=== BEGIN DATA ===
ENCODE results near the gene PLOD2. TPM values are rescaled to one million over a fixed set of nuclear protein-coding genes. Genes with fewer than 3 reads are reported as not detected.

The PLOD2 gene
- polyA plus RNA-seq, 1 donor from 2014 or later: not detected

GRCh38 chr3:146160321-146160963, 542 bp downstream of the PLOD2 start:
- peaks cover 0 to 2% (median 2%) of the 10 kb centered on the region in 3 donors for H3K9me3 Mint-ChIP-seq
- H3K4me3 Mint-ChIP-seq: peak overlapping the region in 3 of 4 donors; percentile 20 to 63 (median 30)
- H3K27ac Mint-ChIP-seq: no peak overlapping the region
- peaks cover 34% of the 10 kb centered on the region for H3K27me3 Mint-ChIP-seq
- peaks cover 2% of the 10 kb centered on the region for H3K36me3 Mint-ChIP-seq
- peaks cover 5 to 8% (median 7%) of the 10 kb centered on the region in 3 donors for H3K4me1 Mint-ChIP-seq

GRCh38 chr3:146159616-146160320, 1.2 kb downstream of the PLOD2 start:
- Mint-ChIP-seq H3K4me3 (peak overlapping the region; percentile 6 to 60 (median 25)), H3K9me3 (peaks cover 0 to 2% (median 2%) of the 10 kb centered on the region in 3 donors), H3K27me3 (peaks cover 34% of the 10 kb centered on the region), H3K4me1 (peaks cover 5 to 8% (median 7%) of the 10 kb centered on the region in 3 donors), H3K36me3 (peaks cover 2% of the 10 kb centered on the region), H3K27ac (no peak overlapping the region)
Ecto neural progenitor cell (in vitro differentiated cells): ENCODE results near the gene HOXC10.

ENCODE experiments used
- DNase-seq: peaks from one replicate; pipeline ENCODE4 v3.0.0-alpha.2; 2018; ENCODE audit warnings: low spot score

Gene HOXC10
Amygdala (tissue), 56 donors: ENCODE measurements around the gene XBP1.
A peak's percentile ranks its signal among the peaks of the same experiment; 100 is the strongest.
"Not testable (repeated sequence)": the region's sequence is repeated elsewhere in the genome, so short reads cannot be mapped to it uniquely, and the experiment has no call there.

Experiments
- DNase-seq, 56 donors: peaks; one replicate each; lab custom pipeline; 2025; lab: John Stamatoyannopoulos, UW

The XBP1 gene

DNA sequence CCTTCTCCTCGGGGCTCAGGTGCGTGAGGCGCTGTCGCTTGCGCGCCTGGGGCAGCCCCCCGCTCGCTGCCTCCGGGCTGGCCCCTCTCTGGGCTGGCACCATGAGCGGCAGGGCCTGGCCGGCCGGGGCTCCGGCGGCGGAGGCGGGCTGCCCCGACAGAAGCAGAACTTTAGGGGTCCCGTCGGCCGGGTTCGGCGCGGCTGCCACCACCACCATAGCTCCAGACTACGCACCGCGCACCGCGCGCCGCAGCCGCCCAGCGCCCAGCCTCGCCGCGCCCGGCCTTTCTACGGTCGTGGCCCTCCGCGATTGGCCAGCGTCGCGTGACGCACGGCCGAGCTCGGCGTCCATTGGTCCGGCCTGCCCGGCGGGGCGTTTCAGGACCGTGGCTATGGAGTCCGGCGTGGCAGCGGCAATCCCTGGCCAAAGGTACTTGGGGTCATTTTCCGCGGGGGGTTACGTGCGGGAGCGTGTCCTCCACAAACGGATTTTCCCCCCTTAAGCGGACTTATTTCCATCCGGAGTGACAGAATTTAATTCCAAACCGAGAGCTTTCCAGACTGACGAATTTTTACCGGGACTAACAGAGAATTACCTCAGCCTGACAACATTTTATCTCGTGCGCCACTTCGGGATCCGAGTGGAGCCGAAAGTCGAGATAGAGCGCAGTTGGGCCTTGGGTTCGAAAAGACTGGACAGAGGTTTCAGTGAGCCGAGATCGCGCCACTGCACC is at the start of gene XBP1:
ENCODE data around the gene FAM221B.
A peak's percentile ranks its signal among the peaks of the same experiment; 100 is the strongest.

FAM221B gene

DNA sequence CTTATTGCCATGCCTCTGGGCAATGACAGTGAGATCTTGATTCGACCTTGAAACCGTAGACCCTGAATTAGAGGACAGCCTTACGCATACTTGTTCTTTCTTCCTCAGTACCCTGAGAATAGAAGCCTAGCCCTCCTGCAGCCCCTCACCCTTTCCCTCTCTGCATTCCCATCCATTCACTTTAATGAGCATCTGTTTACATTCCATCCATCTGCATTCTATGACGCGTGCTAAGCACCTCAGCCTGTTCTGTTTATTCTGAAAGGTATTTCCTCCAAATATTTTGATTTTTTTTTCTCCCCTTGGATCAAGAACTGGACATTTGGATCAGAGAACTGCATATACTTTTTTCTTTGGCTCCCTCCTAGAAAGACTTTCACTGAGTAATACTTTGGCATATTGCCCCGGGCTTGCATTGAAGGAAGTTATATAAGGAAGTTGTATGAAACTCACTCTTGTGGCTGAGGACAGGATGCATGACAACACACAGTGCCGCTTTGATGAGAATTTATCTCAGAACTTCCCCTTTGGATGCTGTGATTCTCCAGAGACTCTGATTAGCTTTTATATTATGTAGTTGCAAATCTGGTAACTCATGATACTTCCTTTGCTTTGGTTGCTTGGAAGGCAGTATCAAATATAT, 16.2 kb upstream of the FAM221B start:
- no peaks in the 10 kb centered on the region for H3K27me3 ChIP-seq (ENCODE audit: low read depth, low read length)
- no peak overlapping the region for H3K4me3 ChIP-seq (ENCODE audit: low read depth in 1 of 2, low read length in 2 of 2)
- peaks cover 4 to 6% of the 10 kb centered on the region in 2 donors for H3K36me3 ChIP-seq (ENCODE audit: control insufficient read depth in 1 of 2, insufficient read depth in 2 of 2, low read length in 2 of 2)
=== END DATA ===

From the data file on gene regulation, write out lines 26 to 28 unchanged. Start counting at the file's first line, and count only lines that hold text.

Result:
FAM221B gene

DNA sequence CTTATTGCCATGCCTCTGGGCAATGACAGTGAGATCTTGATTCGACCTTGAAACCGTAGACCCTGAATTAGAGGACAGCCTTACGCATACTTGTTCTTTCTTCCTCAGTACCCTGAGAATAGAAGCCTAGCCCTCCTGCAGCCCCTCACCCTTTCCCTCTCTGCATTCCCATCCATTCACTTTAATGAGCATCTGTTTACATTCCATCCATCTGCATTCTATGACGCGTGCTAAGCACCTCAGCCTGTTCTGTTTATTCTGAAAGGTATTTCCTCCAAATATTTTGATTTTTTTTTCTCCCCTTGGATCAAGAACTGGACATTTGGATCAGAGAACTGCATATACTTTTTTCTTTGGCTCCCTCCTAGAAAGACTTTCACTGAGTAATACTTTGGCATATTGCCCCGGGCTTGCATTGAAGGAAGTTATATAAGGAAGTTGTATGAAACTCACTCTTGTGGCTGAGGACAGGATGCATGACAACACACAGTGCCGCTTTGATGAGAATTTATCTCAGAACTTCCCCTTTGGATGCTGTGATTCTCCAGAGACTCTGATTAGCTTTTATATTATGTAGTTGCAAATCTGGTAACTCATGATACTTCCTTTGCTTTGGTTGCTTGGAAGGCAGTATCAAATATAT, 16.2 kb upstream of the FAM221B start:
- no peaks in the 10 kb centered on the region for H3K27me3 ChIP-seq (ENCODE audit: low read depth, low read length)